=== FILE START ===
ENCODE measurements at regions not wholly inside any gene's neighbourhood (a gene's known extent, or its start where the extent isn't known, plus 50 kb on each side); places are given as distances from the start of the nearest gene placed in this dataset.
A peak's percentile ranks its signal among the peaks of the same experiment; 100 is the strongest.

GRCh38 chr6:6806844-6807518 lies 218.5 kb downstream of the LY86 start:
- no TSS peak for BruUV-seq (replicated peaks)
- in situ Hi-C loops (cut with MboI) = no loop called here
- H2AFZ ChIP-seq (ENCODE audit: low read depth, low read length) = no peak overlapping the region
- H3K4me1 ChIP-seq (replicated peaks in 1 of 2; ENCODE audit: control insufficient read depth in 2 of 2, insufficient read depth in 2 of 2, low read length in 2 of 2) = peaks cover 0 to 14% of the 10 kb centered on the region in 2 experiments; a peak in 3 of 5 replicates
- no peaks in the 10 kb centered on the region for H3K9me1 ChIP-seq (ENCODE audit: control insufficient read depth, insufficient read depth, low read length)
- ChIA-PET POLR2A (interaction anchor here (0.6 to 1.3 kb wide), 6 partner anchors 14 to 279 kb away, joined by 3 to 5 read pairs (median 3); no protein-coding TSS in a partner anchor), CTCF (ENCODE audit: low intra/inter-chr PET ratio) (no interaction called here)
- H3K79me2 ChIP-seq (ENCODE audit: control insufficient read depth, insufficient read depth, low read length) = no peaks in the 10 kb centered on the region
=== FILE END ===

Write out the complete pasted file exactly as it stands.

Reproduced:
ENCODE measurements at regions not wholly inside any gene's neighbourhood (a gene's known extent, or its start where the extent isn't known, plus 50 kb on each side); places are given as distances from the start of the nearest gene placed in this dataset.
A peak's percentile ranks its signal among the peaks of the same experiment; 100 is the strongest.

GRCh38 chr6:6806844-6807518 lies 218.5 kb downstream of the LY86 start:
- no TSS peak for BruUV-seq (replicated peaks)
- in situ Hi-C loops (cut with MboI) = no loop called here
- H2AFZ ChIP-seq (ENCODE audit: low read depth, low read length) = no peak overlapping the region
- H3K4me1 ChIP-seq (replicated peaks in 1 of 2; ENCODE audit: control insufficient read depth in 2 of 2, insufficient read depth in 2 of 2, low read length in 2 of 2) = peaks cover 0 to 14% of the 10 kb centered on the region in 2 experiments; a peak in 3 of 5 replicates
- no peaks in the 10 kb centered on the region for H3K9me1 ChIP-seq (ENCODE audit: control insufficient read depth, insufficient read depth, low read length)
- ChIA-PET POLR2A (interaction anchor here (0.6 to 1.3 kb wide), 6 partner anchors 14 to 279 kb away, joined by 3 to 5 read pairs (median 3); no protein-coding TSS in a partner anchor), CTCF (ENCODE audit: low intra/inter-chr PET ratio) (no interaction called here)
- H3K79me2 ChIP-seq (ENCODE audit: control insufficient read depth, insufficient read depth, low read length) = no peaks in the 10 kb centered on the region